How a Group of Hackers, Geniuses, and Geeks Created the Digital Revolution
This book can be downloaded and read in Apple Books on your Mac or iOS device.
Following his blockbuster biography of Steve Jobs, The Innovators is Walter Isaacson’s revealing story of the people who created the computer and the Internet. It is destined to be the standard history of the digital revolution and an indispensable guide to how innovation really happens.
What were the talents that allowed certain inventors and entrepreneurs to turn their visionary ideas into disruptive realities? What led to their creative leaps? Why did some succeed and others fail?
In his masterly saga, Isaacson begins with Ada Lovelace, Lord Byron’s daughter, who pioneered computer programming in the 1840s. He explores the fascinating personalities that created our current digital revolution, such as Vannevar Bush, Alan Turing, John von Neumann, J.C.R. Licklider, Doug Engelbart, Robert Noyce, Bill Gates, Steve Wozniak, Steve Jobs, Tim Berners-Lee, and Larry Page.
This is the story of how their minds worked and what made them so inventive. It’s also a narrative of how their ability to collaborate and master the art of teamwork made them even more creative.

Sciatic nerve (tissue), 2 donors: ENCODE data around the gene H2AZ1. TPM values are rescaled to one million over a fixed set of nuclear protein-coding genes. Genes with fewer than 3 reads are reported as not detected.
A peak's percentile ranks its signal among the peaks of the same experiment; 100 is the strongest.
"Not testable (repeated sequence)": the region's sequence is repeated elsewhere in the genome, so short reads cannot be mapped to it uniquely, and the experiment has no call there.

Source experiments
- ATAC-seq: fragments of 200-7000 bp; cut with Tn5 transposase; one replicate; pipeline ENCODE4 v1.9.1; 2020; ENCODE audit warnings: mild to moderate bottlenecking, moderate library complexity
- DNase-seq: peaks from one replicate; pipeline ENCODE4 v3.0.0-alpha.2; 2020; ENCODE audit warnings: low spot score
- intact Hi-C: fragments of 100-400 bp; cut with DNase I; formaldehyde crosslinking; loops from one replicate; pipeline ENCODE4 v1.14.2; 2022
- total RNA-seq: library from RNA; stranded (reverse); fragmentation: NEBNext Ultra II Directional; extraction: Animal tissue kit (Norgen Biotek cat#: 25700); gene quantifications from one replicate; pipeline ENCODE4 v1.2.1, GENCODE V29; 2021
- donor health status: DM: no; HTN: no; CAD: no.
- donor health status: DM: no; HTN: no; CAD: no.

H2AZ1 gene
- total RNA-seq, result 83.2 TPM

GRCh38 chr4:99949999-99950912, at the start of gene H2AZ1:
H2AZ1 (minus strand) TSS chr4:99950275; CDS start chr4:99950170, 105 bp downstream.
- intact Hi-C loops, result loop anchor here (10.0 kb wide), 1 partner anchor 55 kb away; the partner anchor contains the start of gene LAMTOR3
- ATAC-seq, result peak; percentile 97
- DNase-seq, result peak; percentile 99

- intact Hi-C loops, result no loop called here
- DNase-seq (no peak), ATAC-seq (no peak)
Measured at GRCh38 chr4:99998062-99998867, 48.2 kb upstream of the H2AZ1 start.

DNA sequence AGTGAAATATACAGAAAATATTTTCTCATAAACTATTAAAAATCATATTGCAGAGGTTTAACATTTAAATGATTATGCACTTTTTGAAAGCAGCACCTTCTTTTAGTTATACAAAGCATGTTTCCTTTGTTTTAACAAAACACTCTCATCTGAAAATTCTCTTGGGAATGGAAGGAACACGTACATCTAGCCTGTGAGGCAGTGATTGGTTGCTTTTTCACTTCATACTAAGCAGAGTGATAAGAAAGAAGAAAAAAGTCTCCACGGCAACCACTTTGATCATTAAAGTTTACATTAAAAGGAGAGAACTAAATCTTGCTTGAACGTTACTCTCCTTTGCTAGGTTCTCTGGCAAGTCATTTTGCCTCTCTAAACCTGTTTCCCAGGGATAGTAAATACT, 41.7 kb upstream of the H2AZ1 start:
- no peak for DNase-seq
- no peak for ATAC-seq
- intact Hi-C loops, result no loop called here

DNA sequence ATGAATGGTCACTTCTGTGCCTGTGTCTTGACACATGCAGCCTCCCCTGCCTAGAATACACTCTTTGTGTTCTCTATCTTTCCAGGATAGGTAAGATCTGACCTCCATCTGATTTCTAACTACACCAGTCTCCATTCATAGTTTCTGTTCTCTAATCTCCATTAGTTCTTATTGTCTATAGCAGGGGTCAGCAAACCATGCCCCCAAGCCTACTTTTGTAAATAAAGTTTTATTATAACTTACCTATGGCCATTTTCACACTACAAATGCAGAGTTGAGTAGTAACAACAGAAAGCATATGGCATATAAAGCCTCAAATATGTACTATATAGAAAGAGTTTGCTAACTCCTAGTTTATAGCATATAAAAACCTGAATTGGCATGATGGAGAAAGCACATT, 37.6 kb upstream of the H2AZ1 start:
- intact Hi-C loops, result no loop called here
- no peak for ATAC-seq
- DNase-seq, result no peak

For an era that seeks to foster innovation, creativity, and teamwork, The Innovators shows how they happen.
From Publishers Weekly
© Publishers Weekly
The latest from Mr. Isaacson has a bit too much biography on each of the "innovators" and quite thin on explanations and backgrounds of the tech aspects of each innovation. Recommended for history and biography buffs; not for geeks.
Read a great book over Thanksgiving break!
Highly recommend to anyone who has ever taken apart a piece of electronics to see how it worked.
"The next phase of the Digital Revolution will bring even more new methods of marrying technology with the creative industries, such as media, fashion, music, entertainment, education, literature, and the arts.
This innovation will come from people who are able to link beauty to engineering, humanity to technology, and poetry to processors.
It will come from creators who can flourish where the arts intersect with the sciences and who have a rebellious sense of wonder that opens them to the beauty of both.”
Real Story is Obscured
Walter is a skilled writer with a broad background, but he seems to be more focused on the sex lives of his subjects than he is on the topic. Very unfortunate lost opportunity to tell the true story.